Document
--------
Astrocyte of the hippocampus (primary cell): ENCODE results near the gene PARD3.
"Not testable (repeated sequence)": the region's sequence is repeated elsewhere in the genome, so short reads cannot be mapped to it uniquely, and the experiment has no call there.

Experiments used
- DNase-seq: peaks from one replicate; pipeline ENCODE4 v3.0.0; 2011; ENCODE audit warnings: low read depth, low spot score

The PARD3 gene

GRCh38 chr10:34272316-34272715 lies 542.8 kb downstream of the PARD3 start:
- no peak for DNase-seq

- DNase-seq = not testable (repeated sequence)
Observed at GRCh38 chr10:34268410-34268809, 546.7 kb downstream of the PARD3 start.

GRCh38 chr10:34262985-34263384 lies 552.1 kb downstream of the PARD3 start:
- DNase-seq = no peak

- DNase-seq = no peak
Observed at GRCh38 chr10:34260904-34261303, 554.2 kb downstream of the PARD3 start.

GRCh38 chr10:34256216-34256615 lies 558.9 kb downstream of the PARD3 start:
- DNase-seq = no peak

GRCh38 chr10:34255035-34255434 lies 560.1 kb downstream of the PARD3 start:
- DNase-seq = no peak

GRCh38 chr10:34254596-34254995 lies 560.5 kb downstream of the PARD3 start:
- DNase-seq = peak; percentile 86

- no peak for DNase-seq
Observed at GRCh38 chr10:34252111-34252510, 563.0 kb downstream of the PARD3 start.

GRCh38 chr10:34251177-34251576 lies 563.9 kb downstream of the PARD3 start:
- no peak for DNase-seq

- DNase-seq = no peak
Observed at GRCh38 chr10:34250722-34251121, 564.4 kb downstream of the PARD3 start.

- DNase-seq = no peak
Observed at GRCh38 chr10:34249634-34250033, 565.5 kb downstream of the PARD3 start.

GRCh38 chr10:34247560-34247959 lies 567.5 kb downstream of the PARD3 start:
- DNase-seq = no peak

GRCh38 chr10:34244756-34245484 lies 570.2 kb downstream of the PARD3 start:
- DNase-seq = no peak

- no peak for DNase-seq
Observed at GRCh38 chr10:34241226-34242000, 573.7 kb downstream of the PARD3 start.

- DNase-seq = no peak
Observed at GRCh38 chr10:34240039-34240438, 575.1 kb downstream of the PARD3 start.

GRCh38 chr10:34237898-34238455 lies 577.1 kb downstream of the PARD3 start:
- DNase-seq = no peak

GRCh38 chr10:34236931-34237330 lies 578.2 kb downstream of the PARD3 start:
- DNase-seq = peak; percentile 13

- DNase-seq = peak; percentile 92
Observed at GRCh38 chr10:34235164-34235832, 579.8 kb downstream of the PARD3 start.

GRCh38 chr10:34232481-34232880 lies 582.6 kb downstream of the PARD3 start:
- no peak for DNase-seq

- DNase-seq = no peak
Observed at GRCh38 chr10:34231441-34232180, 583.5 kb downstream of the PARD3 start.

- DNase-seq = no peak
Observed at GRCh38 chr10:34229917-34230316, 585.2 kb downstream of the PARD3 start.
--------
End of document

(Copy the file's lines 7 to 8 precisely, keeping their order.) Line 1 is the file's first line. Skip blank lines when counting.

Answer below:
- no peak for DNase-seq

- DNase-seq = not testable (repeated sequence)